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I'm currently trying to write a little Show instance for primitive arithmetic functions.

Goal ist to make a list of functions showable.

The very simple function for show looks like that:

  showOp :: (Int -> Int -> Int) -> String
  showOp op
    | op 3 3 == 6 = "plus"
    | op 3 3 == 0 = "minus"
    | op 3 3 == 9 = "times"
    | op 3 3 == 1 = "divide"
    | otherwise = "undefined"

But I can't get an instance of Show for (Int -> Int -> Int). I tried it like that:

    instance Show (Int -> Int -> Int) where
    show op = show "asdf"

But it doesn't work. WinHugs just returns the Error

    Syntax error in instance head (variable expected)

Is it even possible to define Show for functions? If it is, how could I tackle that problem?

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3 Answers

up vote 4 down vote accepted

Don't use WinHugs. Use GHC.

In fact, in recent Haskell Platform versions there is already an instance of functions for Show.

Prelude Text.Show.Functions> show (+1)
Prelude Text.Show.Functions> show (\x -> x ++ "foo")

Now, in your case, however, you need -XFlexibleInstances on, since your instance isn't of the form (Constructor a1 .. an) where a1 .. an are distinct type variables.

Turn it on with {-# LANGUAGE FlexibleInstances #-}

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That said, it's not possible to define Show to actually give you more detail about the function. –  Louis Wasserman May 12 '12 at 14:51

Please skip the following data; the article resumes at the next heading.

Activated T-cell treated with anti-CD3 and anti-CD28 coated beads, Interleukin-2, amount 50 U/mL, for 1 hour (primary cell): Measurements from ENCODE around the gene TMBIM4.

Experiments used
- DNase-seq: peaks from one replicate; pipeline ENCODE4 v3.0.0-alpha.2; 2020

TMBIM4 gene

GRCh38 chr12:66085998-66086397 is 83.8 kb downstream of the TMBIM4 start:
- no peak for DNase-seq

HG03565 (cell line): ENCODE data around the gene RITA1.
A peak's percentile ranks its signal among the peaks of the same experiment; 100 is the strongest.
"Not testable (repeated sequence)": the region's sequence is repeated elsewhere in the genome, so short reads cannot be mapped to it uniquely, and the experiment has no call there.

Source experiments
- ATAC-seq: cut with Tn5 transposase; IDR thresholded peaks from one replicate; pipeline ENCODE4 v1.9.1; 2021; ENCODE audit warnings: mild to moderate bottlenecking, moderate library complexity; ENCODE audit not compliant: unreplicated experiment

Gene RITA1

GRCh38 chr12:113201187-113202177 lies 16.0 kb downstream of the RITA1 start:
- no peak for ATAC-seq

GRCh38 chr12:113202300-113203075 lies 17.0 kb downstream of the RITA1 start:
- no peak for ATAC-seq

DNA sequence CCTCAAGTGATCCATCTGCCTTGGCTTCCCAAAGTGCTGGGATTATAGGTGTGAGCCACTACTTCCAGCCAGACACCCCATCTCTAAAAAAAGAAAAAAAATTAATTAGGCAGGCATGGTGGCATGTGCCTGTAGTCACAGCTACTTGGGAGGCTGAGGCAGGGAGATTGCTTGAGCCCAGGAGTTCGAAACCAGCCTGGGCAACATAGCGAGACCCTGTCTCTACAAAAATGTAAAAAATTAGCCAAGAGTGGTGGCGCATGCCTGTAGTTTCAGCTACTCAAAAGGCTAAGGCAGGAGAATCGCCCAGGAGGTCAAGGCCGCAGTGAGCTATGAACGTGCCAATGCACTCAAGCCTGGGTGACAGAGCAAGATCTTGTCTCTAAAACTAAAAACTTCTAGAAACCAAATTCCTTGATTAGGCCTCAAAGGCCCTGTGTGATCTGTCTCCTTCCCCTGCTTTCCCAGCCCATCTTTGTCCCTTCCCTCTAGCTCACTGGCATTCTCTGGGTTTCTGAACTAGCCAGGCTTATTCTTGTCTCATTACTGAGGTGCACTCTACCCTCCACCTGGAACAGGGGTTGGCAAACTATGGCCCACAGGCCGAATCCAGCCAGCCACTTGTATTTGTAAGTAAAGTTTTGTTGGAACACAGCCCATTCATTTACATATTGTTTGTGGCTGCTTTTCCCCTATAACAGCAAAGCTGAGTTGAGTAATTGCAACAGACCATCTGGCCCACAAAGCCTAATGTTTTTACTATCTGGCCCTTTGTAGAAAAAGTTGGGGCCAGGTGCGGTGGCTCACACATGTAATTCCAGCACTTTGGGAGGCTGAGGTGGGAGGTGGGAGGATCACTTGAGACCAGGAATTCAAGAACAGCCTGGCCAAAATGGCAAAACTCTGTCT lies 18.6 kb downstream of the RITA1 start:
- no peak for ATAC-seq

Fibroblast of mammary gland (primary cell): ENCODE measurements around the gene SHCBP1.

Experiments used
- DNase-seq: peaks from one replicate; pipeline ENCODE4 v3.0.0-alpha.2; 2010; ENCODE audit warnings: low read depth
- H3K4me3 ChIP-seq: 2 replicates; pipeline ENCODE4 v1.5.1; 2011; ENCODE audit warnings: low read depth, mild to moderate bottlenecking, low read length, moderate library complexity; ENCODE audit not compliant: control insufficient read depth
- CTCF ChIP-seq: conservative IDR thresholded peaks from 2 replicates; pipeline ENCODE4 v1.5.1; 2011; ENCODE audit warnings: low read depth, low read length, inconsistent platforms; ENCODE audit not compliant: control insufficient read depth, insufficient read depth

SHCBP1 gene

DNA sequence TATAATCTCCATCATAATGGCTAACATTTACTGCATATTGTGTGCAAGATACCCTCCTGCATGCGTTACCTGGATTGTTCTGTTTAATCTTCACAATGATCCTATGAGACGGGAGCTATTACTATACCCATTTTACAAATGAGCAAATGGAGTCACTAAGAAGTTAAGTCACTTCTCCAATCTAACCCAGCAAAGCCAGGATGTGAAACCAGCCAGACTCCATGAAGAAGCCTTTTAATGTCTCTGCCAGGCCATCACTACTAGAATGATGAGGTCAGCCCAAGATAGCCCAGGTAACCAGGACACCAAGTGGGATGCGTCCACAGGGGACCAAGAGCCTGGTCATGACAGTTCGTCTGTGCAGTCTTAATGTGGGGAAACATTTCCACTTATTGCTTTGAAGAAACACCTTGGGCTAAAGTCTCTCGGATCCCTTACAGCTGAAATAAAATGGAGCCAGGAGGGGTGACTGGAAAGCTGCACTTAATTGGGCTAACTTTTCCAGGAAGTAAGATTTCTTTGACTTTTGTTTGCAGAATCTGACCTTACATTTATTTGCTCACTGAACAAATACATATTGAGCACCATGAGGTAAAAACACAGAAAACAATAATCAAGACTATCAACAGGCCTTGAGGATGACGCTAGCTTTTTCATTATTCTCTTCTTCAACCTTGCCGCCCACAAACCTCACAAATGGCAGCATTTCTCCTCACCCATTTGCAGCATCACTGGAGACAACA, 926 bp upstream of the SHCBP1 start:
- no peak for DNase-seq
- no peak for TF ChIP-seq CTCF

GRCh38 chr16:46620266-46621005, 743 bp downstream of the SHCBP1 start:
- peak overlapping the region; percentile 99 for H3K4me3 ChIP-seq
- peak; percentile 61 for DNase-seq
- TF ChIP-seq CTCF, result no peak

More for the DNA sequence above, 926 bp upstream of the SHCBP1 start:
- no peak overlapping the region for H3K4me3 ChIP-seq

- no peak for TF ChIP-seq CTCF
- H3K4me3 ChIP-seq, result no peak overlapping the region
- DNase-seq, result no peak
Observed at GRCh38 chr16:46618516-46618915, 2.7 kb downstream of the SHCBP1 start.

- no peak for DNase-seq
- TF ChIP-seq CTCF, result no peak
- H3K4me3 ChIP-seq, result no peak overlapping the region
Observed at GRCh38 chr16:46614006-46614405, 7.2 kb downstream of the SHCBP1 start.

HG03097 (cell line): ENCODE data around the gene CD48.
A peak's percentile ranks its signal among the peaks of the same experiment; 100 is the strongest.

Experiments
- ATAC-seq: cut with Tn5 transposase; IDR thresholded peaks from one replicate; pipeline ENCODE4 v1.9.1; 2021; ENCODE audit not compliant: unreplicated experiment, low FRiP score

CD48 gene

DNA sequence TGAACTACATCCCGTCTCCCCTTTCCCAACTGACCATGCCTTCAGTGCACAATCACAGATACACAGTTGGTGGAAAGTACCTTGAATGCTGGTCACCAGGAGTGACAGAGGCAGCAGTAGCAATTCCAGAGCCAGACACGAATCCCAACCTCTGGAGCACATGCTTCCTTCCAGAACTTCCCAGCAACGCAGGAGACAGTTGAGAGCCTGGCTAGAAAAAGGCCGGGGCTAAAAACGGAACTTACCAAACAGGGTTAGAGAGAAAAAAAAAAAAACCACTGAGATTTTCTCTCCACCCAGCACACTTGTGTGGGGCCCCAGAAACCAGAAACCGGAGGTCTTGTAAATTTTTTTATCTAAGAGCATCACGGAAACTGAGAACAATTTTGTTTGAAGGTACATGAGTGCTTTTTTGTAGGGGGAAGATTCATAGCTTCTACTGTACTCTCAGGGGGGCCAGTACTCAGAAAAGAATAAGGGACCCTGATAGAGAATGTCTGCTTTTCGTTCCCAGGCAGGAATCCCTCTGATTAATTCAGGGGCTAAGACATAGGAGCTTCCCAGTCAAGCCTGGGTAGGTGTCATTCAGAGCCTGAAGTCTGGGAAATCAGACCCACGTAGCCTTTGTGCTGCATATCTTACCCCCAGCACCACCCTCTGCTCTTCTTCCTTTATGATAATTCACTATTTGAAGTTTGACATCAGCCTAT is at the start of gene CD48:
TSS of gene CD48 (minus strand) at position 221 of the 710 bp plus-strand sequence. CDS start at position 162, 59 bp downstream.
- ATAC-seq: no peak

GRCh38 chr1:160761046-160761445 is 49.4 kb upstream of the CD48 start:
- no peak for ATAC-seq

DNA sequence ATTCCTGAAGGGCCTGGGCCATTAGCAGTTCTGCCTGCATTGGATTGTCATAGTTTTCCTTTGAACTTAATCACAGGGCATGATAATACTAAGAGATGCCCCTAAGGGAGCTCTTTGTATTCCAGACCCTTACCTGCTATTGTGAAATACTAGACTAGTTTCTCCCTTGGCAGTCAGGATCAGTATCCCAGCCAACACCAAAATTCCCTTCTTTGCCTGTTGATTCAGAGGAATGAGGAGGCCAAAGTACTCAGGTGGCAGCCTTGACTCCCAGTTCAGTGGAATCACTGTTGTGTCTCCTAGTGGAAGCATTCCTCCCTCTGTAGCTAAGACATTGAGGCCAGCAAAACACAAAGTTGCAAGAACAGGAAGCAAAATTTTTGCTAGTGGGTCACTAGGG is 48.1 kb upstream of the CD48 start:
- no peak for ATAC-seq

Sure it is. It can show the type (given via Typeable); or it can show some of the inputs and outputs (as is done in QuickCheck). –  Don Stewart May 12 '12 at 15:31
...Yes. Okay. Sorry. It can't, however, show the implementation, or the name. –  Louis Wasserman May 12 '12 at 16:05
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(This isn't an answer (Don's covers it), but it is far too long for a comment)

The code has a lot of repeated logic (specifically op 3 3 == occurs a lot), but there is away to make this cleaner: case expressions. This allows us to compute op 3 3 once, and then handle the various cases (exactly the same as pattern matching in function definitions).

showOp op = case op 3 3 of
              6 -> "plus"
              0 -> "minus"
              9 -> "times"
              1 -> "divide"
              _ -> "undefined"
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You can also use Hugs.

Start Hugs with hugs -98 +o or runhugs -X-98 +o and use {-# LANGUAGE FlexibleInstances #-} in your source file.

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